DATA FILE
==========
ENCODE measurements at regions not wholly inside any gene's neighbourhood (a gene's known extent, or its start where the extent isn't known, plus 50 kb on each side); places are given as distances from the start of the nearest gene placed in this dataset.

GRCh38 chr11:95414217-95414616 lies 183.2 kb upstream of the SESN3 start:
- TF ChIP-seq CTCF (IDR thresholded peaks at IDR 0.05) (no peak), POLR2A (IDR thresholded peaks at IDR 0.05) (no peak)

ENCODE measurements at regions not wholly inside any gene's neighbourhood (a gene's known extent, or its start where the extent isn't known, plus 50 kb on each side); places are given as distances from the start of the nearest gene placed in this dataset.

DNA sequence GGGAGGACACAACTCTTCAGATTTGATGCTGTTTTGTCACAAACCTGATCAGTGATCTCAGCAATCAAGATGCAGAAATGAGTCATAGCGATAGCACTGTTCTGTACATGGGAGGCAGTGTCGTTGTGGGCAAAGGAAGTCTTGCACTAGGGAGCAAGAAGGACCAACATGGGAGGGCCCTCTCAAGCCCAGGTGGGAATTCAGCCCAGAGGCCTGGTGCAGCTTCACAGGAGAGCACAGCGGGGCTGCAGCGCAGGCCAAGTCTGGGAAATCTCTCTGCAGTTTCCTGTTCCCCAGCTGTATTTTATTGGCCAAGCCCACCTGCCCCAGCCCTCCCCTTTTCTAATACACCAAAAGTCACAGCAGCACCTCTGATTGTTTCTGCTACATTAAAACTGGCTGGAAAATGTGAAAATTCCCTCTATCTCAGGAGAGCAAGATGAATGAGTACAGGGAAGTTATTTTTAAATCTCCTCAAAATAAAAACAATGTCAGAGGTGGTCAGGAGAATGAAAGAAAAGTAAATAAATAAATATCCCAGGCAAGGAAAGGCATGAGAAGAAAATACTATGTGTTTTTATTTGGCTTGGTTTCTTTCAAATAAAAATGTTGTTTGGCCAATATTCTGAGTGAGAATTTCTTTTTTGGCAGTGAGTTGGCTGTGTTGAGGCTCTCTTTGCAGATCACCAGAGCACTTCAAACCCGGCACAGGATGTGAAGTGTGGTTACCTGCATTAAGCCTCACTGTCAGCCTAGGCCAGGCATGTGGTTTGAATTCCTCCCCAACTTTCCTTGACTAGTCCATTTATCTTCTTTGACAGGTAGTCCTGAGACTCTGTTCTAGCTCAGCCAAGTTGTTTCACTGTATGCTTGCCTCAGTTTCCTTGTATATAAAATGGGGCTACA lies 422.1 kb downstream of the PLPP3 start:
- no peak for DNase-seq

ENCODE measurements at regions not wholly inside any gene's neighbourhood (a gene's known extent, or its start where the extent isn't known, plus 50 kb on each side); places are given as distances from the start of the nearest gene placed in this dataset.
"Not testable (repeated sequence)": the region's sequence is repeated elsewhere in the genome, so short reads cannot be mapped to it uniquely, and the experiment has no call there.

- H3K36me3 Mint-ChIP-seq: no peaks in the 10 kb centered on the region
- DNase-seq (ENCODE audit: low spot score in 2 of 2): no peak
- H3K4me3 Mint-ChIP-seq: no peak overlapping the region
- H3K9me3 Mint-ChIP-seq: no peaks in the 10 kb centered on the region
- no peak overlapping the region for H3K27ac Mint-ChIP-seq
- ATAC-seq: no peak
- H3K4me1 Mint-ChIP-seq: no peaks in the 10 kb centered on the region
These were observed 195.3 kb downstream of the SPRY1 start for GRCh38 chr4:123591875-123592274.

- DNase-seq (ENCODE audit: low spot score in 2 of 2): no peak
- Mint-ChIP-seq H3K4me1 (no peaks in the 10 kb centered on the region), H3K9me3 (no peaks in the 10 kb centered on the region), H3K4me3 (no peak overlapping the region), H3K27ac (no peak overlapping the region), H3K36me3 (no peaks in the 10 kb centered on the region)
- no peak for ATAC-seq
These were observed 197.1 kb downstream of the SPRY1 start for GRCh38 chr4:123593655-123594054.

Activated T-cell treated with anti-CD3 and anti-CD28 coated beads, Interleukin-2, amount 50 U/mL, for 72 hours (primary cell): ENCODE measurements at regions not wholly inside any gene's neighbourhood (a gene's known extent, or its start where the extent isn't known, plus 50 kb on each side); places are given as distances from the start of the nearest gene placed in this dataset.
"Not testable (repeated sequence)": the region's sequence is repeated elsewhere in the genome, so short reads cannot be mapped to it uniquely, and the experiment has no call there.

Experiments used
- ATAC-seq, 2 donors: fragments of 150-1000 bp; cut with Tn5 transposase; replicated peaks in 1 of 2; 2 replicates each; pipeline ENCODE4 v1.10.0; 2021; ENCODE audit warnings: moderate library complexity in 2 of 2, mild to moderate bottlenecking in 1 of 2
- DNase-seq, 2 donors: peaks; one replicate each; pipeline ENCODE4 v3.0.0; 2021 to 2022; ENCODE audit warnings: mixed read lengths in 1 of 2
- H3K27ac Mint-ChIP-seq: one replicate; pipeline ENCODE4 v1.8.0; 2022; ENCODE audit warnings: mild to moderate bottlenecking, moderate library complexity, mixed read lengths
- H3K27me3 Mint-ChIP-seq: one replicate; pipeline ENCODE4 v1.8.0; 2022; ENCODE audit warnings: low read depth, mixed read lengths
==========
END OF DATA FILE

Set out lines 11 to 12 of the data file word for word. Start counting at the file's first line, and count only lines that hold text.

- H3K4me3 Mint-ChIP-seq: no peak overlapping the region
- H3K9me3 Mint-ChIP-seq: no peaks in the 10 kb centered on the region